Two parties

In the comments of my Thank You post, Ben asked what I thought about our two-party political system.

He reminded me of my post from last November, Why I Might Throw My Vote Away. I think that should give Ben a good idea of my views about it.

I also highly recommend reading Peter Robinson’s book, It’s My Party. In it, Robinson gives a great account of the evolution of political parties in our country, including potential explanations for how the two have persisted.

I’ll have more to add-on the subject soon.

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4 thoughts on “Two parties

  1. Of course! I had forgotten that that was where I had read about how Perot turned the national discussion back toward fiscal conservatism. I even commented on the post! Thanks for redirecting me back.

    A different perspective I have heard recently goes like this: if one were to believe this would be a tight race, a classically liberal/libertarian person might vote for Romney in the hopes that he wins and proves to Republicans just how much centrism gets us and we can swing even further in the other direction.

    It was put a little more eloquently than that, but that’s the gist as I understood it. I don’t subscribe to the view because it tries to peer a little too far into the future and seems to assume too strong of a relationship between the Presidency and the outcomes of bad policies. The President doesn’t operate in a vacuum, and I think it might be expecting a bit too much to believe people would be able to see this effect after the Obama presidency. (Because of both misattribution and ignorance.)

    I say vote how you believe and trust others to try their best to do the same. I always got into trouble playing poker by trying to pre-empt and second-guess the decisions of my opponent. I played better when I just played my own cards.

    However, this is all pretty much just an intellectual discussion for me for the near future… Apparently I was never re-registered to vote when I got my Texas DL late last year (recently moved back to the state.) The primary is on Tuesday and I was looking forward to casting a vote for Ron Paul since I agree with him way more than I do with Romney. Oh well, there will be 3rd party candidates in November.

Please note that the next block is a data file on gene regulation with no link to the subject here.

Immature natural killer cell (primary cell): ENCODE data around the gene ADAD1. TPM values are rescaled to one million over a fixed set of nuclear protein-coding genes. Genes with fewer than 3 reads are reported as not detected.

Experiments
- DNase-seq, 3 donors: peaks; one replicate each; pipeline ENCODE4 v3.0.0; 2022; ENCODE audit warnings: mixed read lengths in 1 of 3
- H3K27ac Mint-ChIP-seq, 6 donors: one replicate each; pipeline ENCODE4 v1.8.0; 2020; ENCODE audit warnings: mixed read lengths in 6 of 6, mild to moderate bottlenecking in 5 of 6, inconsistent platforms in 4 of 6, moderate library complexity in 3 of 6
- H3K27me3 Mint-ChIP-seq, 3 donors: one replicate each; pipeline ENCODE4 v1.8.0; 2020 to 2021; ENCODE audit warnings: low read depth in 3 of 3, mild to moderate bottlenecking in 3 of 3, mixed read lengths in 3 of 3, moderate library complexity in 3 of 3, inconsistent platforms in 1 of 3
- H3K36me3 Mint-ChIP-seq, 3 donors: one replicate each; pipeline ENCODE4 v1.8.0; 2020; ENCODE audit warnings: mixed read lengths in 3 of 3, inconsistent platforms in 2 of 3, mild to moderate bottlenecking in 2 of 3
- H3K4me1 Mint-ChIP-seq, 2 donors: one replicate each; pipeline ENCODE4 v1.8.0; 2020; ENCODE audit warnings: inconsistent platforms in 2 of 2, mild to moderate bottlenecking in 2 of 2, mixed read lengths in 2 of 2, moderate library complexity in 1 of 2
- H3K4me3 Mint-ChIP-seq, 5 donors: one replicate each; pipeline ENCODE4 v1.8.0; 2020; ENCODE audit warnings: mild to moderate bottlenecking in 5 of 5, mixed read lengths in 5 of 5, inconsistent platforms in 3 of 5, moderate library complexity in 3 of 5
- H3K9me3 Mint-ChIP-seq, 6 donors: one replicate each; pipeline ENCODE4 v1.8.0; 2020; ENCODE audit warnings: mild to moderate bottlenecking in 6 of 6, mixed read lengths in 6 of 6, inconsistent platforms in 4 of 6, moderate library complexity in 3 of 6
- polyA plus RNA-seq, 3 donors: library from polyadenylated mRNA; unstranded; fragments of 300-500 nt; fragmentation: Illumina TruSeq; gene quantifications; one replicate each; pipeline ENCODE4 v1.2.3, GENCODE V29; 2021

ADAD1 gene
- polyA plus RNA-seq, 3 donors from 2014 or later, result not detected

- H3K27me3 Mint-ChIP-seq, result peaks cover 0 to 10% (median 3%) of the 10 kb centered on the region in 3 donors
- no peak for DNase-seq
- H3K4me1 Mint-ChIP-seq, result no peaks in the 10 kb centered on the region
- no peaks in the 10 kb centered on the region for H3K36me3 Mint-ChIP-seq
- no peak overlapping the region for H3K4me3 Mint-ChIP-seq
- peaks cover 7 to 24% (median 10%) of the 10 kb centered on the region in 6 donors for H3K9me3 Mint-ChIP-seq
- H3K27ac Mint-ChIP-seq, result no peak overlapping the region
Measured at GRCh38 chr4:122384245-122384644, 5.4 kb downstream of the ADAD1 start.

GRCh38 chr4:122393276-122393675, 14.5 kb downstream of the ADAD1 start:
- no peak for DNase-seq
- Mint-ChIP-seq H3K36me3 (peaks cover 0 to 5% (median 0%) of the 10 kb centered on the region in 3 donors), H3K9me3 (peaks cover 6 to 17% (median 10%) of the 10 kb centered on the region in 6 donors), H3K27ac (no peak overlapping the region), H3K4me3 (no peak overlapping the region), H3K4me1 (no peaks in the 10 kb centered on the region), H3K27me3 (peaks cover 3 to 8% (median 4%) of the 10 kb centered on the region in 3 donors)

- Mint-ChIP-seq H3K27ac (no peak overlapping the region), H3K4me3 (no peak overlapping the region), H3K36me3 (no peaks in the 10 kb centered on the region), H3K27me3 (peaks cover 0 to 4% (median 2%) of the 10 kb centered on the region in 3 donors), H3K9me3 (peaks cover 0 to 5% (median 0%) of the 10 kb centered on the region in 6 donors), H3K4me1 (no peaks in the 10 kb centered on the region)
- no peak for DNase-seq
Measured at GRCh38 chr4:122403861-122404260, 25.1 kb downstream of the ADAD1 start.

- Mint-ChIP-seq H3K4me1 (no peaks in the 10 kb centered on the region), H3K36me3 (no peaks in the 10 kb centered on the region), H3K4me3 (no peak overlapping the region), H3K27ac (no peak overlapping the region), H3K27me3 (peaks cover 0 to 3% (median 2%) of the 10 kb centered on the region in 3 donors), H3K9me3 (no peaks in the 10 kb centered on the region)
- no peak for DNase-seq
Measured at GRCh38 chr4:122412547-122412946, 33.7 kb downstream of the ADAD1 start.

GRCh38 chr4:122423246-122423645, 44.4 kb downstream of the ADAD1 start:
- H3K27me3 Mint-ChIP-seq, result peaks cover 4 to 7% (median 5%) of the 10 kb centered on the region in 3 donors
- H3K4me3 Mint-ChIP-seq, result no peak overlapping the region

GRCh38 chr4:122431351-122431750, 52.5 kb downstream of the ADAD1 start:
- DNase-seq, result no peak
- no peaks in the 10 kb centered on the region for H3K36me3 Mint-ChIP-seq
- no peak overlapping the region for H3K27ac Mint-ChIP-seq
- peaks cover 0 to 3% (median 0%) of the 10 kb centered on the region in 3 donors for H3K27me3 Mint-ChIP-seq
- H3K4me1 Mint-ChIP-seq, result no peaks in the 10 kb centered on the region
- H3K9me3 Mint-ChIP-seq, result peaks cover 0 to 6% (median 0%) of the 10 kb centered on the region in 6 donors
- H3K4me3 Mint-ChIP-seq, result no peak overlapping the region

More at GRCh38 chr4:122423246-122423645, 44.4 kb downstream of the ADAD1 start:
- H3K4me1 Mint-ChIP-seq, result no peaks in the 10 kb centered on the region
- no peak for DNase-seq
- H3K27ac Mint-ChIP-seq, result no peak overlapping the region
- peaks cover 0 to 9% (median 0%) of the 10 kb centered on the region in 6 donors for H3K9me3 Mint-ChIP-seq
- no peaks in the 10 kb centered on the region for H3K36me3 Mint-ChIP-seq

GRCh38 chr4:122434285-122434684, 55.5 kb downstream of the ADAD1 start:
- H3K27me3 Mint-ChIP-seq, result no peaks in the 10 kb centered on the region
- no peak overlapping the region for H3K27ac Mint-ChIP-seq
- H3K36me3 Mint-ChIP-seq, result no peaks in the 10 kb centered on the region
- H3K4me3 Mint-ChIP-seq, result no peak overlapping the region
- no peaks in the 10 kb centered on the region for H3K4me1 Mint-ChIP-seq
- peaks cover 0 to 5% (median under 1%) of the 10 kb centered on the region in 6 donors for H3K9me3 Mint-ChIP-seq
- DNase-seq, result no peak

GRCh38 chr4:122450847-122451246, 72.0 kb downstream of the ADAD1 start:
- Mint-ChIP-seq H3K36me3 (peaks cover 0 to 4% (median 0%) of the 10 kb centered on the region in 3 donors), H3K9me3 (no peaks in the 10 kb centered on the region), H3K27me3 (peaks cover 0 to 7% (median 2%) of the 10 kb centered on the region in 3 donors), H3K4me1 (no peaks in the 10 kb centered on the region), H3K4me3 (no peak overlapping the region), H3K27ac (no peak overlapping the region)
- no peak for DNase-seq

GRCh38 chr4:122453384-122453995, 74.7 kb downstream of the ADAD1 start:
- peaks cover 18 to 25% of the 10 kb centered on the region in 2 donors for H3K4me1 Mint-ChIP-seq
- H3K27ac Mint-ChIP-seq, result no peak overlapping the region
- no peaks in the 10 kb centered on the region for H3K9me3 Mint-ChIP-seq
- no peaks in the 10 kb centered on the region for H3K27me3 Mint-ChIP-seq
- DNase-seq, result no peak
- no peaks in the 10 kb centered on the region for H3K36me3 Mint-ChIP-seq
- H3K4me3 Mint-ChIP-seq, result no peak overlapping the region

• I don’t subscribe to that line of thinking on Romney either. I think the Coke/Pepsi candidates we get are a result of the center moving left. I’m not exactly sure how or why they moved left, but they did. It may just simply be brand politics and oratory ability. Reagan moved the middle rightward with his oratory.

      I know people who talk like libertarians and right center folks, but vote left and I think they vote left because of the identity rather than a true matching up of their beliefs.

      • I totally agree. I think oration and rhetoric (in the true sense of the word) are a big reason for this. Being able to articulate the consequences of actions is what (I believe) people bought into with Reagan. Unfortunately now we allow the debate to be framed in a way that obscures true consequences and trades cause and effect relationships for emotions, and our politicians leave themselves in a no-win situation even if they WANT to make the right choices.

        We need a Milton Friedman-esque orator. We’ve got some great blogging-writers (Boudreaux, Landsburg, Cochrane, even Mankiw) and some that aren’t afraid of a microphone (Roberts) but the only problem is that they’re all economists! Where are the comprehensible, articulate politicians? Christie seems willing to frame his own debate, but I don’t know where he stands on some of the more libertarian-litmus-test issues…

        • I agree. Reagan set a template that few are willing to even try. Part of the problem might be that people who can communicate the case for liberty do not want to be politicians.

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